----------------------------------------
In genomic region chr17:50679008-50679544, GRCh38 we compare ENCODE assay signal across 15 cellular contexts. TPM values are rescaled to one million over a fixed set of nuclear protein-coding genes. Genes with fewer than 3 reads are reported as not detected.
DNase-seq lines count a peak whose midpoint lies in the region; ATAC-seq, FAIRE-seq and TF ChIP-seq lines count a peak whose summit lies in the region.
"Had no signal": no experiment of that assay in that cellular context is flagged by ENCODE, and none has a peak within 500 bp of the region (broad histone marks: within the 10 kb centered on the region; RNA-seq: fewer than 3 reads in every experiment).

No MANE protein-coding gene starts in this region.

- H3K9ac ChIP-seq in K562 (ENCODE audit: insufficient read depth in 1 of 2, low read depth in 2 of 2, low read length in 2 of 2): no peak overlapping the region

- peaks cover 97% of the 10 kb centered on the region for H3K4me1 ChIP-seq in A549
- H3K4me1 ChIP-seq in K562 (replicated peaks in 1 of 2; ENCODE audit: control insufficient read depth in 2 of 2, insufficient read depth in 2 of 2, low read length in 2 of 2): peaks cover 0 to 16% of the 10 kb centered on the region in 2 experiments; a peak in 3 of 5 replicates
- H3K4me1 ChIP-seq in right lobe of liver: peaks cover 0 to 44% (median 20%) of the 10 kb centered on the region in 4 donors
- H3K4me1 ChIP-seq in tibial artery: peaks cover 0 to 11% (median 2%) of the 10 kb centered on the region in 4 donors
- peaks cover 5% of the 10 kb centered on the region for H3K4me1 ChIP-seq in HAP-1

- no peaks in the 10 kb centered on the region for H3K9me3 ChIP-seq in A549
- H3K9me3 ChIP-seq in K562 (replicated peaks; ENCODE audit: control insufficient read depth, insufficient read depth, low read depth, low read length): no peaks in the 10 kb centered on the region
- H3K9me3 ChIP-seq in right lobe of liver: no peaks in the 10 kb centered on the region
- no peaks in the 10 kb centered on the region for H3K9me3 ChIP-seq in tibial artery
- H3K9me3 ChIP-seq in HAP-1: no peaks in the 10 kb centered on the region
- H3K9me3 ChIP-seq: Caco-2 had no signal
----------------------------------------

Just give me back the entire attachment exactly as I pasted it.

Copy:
In genomic region chr17:50679008-50679544, GRCh38 we compare ENCODE assay signal across 15 cellular contexts. TPM values are rescaled to one million over a fixed set of nuclear protein-coding genes. Genes with fewer than 3 reads are reported as not detected.
DNase-seq lines count a peak whose midpoint lies in the region; ATAC-seq, FAIRE-seq and TF ChIP-seq lines count a peak whose summit lies in the region.
"Had no signal": no experiment of that assay in that cellular context is flagged by ENCODE, and none has a peak within 500 bp of the region (broad histone marks: within the 10 kb centered on the region; RNA-seq: fewer than 3 reads in every experiment).

No MANE protein-coding gene starts in this region.

- H3K9ac ChIP-seq in K562 (ENCODE audit: insufficient read depth in 1 of 2, low read depth in 2 of 2, low read length in 2 of 2): no peak overlapping the region

- peaks cover 97% of the 10 kb centered on the region for H3K4me1 ChIP-seq in A549
- H3K4me1 ChIP-seq in K562 (replicated peaks in 1 of 2; ENCODE audit: control insufficient read depth in 2 of 2, insufficient read depth in 2 of 2, low read length in 2 of 2): peaks cover 0 to 16% of the 10 kb centered on the region in 2 experiments; a peak in 3 of 5 replicates
- H3K4me1 ChIP-seq in right lobe of liver: peaks cover 0 to 44% (median 20%) of the 10 kb centered on the region in 4 donors
- H3K4me1 ChIP-seq in tibial artery: peaks cover 0 to 11% (median 2%) of the 10 kb centered on the region in 4 donors
- peaks cover 5% of the 10 kb centered on the region for H3K4me1 ChIP-seq in HAP-1

- no peaks in the 10 kb centered on the region for H3K9me3 ChIP-seq in A549
- H3K9me3 ChIP-seq in K562 (replicated peaks; ENCODE audit: control insufficient read depth, insufficient read depth, low read depth, low read length): no peaks in the 10 kb centered on the region
- H3K9me3 ChIP-seq in right lobe of liver: no peaks in the 10 kb centered on the region
- no peaks in the 10 kb centered on the region for H3K9me3 ChIP-seq in tibial artery
- H3K9me3 ChIP-seq in HAP-1: no peaks in the 10 kb centered on the region
- H3K9me3 ChIP-seq: Caco-2 had no signal